Martin Eden (Glenn Ford) is a sailor whose brutal treatment at the hands of the Bligh-like skipper, Captain "Butch" Raglan (Ian MacDonald), of the "hellship" on which he is serving prompts him to bring to pubic attention , through the publication of his memoirs, the seaman's unenviable lot. The long-coming but eventual publication of the harrowing document results not only in bringing the brutal captain to justice, but also the freeing of a fellow sailor, Joe Dawson (Stuart Erwin), wrongly accused of mutiny.Written by
Les Adams <firstname.lastname@example.org>
This film received its earliest documented telecasts in New York City Wednesday 9 June 1948 on WPIX (Channel 11), in Los Angeles Sunday 18 July 1948 on KTLA (Channel 5), in Lowell MA (serving the Boston Area) Saturday 18 September 1948 on WBZ (Channel 4), in Detroit Sunday 31 October 1948 on WJBK (Channel 2), in St. Louis Saturday 20 November 1948 on KSD (Channel 5), in Atlanta Tuesday 28 December 1948 on WSB (Channel 8), in San Francisco Saturday 12 February 1949 on freshly launched KPIX (Channel 5), in Cincinnati Saturday 19 February 1949 on WLW-T (Channel 4), in Dayton Monday 21 March 1949 on WLW-D (Channel 5), in Salt Lake City Sunday 27 November 1949 on KDYL (Channel 4), in Chicago Monday 5 December 1949 on WENR (Channel 7) and in Philadelphia Tuesday 6 December 1949 on WCAU Channel 10). See more »
Your Honor, I've been handed this same magoo for thirteen days. You let Captain Butch Raglan come in here and tell a pack of lies that is fiction; he goes back to sea like a hero. I got the truth here. Why don't you make Old Man Morley come down here and listen to what goes on aboard his stinking death wagons? Why are you all so afraid of the truth?
One more word, young man and I'll have to hold you in contempt of court.
Alright, Your Honor. You're the skipper here. But I'll make you listen ...
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The opening credits are displayed on a series of front covers of the "San Francisco Express" newspaper. See more »
Glenn Ford gives a rousing performance as the title character. This was still early in his career, before the actor settled into his more familiar low-key film persona. But his spirit here is well placed since Eden has to struggle against social forces far stronger than he. Based on Jack London's autobiography, the screenplay shows how narrow the literary parameters were in London's day. Fiction served mainly as escapism for the leisure class and was a long way from the kind of raw reality Eden sought to portray. Naturally, the moneyed class didn't want to read about how tough life was for the industrial workingman. Thus, more familiar types of literary realism, such as London-Eden's, were generally suppressed. This is an important part of the screenplay and offers a glimpse of the barrier certain kinds of authors faced in getting published.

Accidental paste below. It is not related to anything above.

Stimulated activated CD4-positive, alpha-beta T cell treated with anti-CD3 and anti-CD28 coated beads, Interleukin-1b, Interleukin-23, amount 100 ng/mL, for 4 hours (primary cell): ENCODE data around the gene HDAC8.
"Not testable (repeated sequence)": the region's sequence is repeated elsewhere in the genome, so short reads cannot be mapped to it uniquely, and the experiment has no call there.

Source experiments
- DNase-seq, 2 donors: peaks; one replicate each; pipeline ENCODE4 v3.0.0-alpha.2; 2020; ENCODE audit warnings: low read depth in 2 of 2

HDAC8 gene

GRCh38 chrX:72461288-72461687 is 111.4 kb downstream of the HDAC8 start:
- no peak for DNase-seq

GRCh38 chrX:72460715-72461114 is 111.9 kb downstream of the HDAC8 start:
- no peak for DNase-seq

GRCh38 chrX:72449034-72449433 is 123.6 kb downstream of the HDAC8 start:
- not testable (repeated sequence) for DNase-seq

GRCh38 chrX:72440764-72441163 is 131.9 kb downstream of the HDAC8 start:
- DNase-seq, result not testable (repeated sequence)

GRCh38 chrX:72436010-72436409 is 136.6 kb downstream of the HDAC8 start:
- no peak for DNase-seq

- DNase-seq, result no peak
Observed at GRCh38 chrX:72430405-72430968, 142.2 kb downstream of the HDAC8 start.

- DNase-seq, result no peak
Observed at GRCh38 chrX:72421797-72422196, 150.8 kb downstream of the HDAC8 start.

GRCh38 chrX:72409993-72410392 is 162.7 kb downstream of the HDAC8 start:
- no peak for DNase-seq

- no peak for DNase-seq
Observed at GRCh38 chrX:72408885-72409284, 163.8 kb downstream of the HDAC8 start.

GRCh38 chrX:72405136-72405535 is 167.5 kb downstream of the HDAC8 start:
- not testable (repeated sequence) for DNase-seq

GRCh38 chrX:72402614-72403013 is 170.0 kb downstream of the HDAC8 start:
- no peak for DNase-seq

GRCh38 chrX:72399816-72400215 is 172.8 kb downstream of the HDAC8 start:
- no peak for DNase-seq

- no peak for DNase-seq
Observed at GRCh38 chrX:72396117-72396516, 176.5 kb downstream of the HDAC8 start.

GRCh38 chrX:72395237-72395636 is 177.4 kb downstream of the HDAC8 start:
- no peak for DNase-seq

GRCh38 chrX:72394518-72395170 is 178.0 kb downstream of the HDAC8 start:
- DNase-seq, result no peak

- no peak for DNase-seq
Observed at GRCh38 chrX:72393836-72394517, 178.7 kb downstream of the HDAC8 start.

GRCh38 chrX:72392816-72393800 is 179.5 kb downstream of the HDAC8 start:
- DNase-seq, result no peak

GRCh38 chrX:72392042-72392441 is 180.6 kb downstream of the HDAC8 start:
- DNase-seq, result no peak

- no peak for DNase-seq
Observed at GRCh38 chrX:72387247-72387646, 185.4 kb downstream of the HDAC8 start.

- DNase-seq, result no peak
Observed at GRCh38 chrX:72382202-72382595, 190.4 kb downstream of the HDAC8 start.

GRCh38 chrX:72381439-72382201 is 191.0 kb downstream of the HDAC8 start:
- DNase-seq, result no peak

The movie's central crux, however, is Eden's having to choose between staying with his working class roots, symbolized by Connie (Trevor), or ascending to the moneyed class with Ruth (Keyes). On a more abstract plane, it's also a contest between Truth with a capital T, on one side, and social position, on the other. Thus, it's also a movie of conflicting ideals.
Basically, the movie starts fast, sags somewhat in the middle, and rev's-up for the climax. In fact, the first part, aboard ship, amounts to a hard act to follow. Frankly, I could have done without some of the ritual brawling with Raglan (MacDonald), which seems added mainly for action's sake. Nonetheless, it's a revealing little film with an energetic turn from headliner Ford and a good glimpse of the literary world, circa 1900.
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